Posted: May 18, 2012
HOW A CANDIDATE SPENDS $10,000 AGAINST HIMSELF
By Celia Cohen
The first thing politics does to a self-invited newcomer, like this Democrat named Keith Spanarelli, is make a sucker out of him.
Spanarelli has decided he would like to run for the U.S. Senate, even though the seat up for election this year is already conspicuously occupied by another Democrat with some serious squatting rights. That would be Tom Carper.
It goes without saying that running within the Democratic Party in a primary against Carper, a 12-time winning machine here in Delaware as a senator, governor, congressman and treasurer, is like taking on someone who looms like Goliath but fights like David.
Spanarelli can run if he wants to. It is a free country. It is not, however, a free candidacy.
The filing fee for the Senate race is $10,440 -- calculated at 1 percent of a senator's $174,000-a-year salary aggregated over the six-year term. In other words, winning a senatorial election feels exactly like winning a million bucks.
Spanarelli paid his filing fee Wednesday. The check is collected by state election officials, but it is made payable to the Democratic Party, and guess what the party does with the money?
The party puts it toward beating the brains out of anyone running in a primary against its endorsed candidates. The Democrats have not officially endorsed yet, but it does not take a Divination class at Hogwarts School of Witchcraft & Wizardry to foresee the endorsement going to Carper.
Welcome to politics, Keith Spanarelli. These are the house rules.
Not only is Carper already flush with $2 million in his own campaign account, he also can get the benefit of Democratic house money, provided in part by that fat filing fee, courtesy of Spanarelli.
Another little bonus for Carper is he gets a free opportunity to have a staffer say wonderful things about him in response to the mandatory journalistic inquiry about the primary.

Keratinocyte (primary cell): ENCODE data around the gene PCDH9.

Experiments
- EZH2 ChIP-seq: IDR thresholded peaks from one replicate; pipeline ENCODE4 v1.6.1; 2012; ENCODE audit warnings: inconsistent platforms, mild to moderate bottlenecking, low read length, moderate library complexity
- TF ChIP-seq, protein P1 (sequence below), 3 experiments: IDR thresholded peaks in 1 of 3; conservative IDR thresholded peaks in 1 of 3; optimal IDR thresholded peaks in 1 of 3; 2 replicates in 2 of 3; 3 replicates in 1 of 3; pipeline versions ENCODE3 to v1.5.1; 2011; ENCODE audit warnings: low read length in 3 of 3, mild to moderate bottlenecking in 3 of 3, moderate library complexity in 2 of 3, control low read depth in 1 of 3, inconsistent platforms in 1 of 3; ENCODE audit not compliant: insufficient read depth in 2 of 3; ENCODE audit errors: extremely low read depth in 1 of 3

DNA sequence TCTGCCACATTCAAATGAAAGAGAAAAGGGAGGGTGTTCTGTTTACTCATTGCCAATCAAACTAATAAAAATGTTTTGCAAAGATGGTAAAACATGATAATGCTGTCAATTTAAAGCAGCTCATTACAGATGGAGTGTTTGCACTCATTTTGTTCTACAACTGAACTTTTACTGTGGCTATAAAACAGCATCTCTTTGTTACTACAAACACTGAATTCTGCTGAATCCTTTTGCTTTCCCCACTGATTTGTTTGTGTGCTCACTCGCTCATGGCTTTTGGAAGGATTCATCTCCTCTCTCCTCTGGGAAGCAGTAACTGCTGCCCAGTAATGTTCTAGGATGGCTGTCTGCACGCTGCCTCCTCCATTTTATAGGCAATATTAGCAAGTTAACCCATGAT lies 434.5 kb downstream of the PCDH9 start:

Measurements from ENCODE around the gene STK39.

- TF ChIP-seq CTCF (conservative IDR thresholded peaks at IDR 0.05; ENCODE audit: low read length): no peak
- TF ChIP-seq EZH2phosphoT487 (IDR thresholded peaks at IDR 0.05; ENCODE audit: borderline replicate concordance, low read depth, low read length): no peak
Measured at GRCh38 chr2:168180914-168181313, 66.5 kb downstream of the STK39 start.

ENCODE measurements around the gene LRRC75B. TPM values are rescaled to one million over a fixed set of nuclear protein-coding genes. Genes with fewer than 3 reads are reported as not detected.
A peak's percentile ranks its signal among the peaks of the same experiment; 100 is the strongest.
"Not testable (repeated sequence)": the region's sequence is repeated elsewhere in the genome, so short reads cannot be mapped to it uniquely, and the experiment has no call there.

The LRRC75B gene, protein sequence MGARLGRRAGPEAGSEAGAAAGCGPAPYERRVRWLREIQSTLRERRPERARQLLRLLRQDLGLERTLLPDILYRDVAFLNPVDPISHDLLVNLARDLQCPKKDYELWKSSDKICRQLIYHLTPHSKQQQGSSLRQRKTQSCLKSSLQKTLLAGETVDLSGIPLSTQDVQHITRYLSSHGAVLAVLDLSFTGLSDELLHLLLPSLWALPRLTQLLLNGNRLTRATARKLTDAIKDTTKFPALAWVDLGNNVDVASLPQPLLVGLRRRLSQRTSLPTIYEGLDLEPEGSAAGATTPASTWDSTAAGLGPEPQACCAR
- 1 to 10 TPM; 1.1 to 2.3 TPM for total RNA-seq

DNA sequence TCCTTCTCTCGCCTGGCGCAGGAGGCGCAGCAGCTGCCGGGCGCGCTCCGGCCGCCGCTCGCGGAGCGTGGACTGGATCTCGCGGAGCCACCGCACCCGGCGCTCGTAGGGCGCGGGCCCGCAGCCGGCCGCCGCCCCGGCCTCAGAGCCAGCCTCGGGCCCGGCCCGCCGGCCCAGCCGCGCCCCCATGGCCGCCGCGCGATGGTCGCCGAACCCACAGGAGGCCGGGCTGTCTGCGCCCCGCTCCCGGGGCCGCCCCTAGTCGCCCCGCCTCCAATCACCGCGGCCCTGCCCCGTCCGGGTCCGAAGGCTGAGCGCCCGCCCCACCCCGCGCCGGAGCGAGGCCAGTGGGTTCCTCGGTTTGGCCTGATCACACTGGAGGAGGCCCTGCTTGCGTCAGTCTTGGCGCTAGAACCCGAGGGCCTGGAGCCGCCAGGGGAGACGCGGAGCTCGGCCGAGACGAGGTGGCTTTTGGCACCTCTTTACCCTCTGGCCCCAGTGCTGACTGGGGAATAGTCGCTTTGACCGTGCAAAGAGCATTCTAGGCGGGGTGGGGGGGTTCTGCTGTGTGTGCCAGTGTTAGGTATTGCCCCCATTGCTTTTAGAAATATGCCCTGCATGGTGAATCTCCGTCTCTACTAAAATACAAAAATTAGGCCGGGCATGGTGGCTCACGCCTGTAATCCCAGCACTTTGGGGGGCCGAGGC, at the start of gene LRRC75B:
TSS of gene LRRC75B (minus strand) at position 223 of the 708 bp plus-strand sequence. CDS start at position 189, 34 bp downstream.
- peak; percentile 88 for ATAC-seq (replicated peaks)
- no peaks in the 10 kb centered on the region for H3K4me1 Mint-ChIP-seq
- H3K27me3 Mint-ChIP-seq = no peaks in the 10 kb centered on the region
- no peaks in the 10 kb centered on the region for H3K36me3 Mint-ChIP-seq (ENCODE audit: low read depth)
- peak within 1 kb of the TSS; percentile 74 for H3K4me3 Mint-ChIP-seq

"Sen. Carper's top priorities remain serving the people of Delaware, helping to bring good-paying jobs to our state and ensuring middle-class families get a fair shake in the economy. While he carries out his official duties and serves as a relentless advocate in Congress for Delaware families, Sen. Carper is putting a team in place to run a vigorous and successful re-election campaign," said Emily Spain, his communications director.
Carper has not had a primary for 20 years. He ran in one for governor in 1992 and one for congressman in 1990, the only primaries he ever had, both of them brought by Danny Rappa, a plumbing contractor who could not stand him.
Back then, Carper was trying to clean up the party by going after Rappa's political friends, some of whom had followed up their terms from the voters with terms from a judge. Rappa himself had enough run-ins with the law to have a record that came to be known as "Danny's Rappa Sheet."
Carper beat Rappa both times by 90 percent, give or take a handful of votes, leading Rappa to snarl, "I've lived through Stalinism, Nazism, and I'm certain I'll live through Carperism."
At least while Spanarelli begins his campaign by putting himself $10,000 behind, he is not costing the taxpayers anything extra. A statewide primary was estimated by Elaine Manlove, the state elections commissioner, to cost about $1 million, but there are already other statewide contests underway for Primary Day on Sept. 11.
The Democrats have multiple candidates for insurance commissioner, and the Republicans have them for representative and insurance commissioner -- but not for senator. The sole Republican candidate there is Kevin Wade, who now finds himself awaiting the winner of the Democratic senatorial nomination, but probably not too breathlessly.
Spanarelli has come out of nowhere for no apparent reason. Voter records show he is a 40-year-old Smyrna resident. He is unknown in party circles. He did not return telephone and e-mail messages left for him Thursday and Friday. He is on Twitter but has not tweeted.
Spanarelli set up a Web site, but at this point it does not offer any biographical information or a rationale for his candidacy, like if he has a gripe with Carper or burns to get rid of career officeholders or wants to have a say about the national debt, gay marriage, petting zoos, whatever.
What the Web site does have is a way for other people to contribute to him, now that he has started his campaign by contributing $10,000 against himself.